Discovery News Tech Human Cloning Essay

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Scientists from Oregon Health and Science University reported on Wednesday in the scientific journal Cell that they had created embryonic stem cells from a cloned human embryo. This is the first time that human stem cells have been produced using nuclear transfer, a cloning technique in which the nucleus of one person’s cell is transferred into an egg that has had its nucleus removed. The technique could be used to create patient-specific human embryonic stem cells, which could be used to study genetic diseases, aid drug development, and for therapeutic transplantation back into a patient.

Patient-specific stem cells can also be created by “deprogramming” adult cells such as skin cells into a stem-cell state (see “Medicine’s New Toolbox”). The resulting induced pluripotent stem cells are widely used by researchers. But some studies suggest that genetic and molecular abnormalities may be more common in the induced pluripotent stem cells than in cloned embryonic stem cells and it’s not yet clear how well induced pluripotent stem cells will be at creating the diversity of cell types in the human body.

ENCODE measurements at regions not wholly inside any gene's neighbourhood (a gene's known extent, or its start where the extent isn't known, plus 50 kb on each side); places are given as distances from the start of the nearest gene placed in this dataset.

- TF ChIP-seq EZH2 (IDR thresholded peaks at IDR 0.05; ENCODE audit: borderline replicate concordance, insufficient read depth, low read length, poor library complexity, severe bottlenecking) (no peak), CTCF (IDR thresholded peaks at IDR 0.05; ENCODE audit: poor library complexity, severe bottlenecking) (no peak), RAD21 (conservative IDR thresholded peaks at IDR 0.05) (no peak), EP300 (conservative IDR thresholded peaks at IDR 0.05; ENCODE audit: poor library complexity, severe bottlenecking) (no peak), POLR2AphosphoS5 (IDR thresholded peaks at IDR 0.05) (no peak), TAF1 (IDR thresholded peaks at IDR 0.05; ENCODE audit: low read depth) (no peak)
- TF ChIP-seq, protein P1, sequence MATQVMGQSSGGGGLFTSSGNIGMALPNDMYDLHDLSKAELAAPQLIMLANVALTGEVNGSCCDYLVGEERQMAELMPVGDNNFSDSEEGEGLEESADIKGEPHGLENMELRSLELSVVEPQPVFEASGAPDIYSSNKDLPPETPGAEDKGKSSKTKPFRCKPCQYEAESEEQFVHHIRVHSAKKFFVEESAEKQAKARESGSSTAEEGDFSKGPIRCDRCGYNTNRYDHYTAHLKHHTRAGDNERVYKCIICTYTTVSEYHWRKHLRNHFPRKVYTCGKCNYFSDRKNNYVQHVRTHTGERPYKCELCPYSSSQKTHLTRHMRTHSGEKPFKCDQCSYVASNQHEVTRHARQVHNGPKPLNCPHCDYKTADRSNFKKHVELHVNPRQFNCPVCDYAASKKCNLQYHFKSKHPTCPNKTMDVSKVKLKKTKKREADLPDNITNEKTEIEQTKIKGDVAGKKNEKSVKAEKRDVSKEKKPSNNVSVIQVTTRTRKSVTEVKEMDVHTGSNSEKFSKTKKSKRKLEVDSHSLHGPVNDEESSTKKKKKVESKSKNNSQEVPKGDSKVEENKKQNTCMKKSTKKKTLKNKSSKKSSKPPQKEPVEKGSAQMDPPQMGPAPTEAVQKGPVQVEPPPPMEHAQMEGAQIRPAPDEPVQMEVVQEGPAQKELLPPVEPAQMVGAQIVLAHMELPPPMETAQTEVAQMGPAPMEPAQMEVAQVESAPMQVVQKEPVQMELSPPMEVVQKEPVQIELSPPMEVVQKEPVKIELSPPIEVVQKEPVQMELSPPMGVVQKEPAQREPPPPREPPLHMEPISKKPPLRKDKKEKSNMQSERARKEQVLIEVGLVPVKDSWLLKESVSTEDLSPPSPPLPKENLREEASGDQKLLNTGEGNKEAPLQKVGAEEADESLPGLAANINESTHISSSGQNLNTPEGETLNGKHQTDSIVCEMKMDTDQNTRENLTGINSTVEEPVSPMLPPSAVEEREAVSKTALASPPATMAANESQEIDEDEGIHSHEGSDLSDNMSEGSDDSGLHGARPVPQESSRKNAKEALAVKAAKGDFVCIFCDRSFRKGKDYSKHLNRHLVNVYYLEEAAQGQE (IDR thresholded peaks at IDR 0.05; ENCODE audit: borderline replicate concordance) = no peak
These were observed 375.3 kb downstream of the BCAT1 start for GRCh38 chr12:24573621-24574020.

In the Wednesday report, Shoukhrat Mitalipov and colleagues write that past attempts at creating cloned embryonic stem cells were troubled by developmental arrests in the embryos created by nuclear transfer. According to Nature,the investigators tested and tweaked cloning techniques on “more than 1,000 monkey eggs before moving on to human cells” and finding the right combination of methods.

The resulting technique makes use of the outer covering of a virus that triggers cell fusion, an electric pulse to activate development of the egg-nucleus hybrid, and a bit of caffeine to steady embryonic development. The researchers used the cloned embryonic stem cells to produce different cell types, including heart cells capable of beating.  The embryos described in the paper were grown for a maximum of seven days.

Some may worry that scientists can now clone humans, but according to an OHSU release, Mitalipov has tried for several years to produce a monkey from nuclear-transfer embryos without success. As reported by National Public Radio: “The procedures we developed actually are very efficient to make stem cells, but it’s unlikely that this will be very useful for kind of reproductive cloning,” Mitalipov says.

Susan Young RojahnBiomedicine Editor